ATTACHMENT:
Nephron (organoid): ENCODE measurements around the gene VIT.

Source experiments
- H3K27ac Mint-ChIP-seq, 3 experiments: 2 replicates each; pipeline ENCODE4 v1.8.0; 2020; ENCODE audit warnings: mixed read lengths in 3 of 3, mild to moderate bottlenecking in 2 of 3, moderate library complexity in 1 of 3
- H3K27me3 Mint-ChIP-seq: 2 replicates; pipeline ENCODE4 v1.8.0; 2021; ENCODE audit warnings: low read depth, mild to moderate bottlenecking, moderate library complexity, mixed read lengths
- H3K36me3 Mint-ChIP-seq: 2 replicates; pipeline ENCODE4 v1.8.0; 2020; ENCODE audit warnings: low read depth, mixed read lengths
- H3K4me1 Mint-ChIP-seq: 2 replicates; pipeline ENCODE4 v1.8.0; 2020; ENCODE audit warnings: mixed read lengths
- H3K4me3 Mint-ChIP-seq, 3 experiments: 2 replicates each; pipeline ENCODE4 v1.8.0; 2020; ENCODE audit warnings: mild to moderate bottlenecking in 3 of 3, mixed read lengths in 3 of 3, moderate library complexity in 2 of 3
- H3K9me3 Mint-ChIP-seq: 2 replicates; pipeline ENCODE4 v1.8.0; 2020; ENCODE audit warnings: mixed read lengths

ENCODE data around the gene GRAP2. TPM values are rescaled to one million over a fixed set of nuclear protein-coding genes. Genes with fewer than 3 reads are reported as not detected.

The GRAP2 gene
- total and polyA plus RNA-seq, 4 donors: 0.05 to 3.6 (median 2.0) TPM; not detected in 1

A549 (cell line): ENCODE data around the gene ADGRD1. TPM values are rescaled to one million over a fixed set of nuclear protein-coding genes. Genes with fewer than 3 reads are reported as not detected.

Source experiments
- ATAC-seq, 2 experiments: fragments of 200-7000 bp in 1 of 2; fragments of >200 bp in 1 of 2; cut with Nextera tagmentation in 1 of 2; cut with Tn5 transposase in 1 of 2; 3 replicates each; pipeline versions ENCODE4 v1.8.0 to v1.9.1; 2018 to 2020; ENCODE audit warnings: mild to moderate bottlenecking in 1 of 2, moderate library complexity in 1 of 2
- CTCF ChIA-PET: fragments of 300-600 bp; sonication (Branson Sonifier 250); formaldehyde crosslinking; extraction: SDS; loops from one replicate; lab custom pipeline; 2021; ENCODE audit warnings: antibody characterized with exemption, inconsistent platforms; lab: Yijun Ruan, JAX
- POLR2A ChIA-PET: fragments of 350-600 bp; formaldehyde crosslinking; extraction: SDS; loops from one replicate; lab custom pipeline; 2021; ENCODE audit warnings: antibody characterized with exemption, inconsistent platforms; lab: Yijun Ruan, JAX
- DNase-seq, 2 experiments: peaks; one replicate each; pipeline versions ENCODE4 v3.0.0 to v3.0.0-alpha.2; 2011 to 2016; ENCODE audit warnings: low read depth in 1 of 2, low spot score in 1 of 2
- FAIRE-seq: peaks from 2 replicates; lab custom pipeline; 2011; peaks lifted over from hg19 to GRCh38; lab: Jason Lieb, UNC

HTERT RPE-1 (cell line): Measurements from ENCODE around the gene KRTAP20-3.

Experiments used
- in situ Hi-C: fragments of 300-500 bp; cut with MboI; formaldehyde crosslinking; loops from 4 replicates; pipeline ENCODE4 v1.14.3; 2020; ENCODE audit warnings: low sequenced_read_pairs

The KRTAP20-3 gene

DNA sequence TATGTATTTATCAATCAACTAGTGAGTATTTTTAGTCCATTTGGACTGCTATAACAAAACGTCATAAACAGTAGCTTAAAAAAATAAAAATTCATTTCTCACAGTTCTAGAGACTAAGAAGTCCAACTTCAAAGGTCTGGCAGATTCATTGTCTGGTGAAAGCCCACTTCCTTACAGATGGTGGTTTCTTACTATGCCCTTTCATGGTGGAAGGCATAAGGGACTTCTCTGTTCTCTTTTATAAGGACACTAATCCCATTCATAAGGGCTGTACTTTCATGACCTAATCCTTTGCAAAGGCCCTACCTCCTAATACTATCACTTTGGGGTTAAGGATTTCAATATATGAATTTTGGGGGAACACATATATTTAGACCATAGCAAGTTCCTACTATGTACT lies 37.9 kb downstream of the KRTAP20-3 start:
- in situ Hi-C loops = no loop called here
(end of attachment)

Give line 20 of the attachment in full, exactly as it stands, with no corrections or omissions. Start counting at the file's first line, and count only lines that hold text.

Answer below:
Experiments used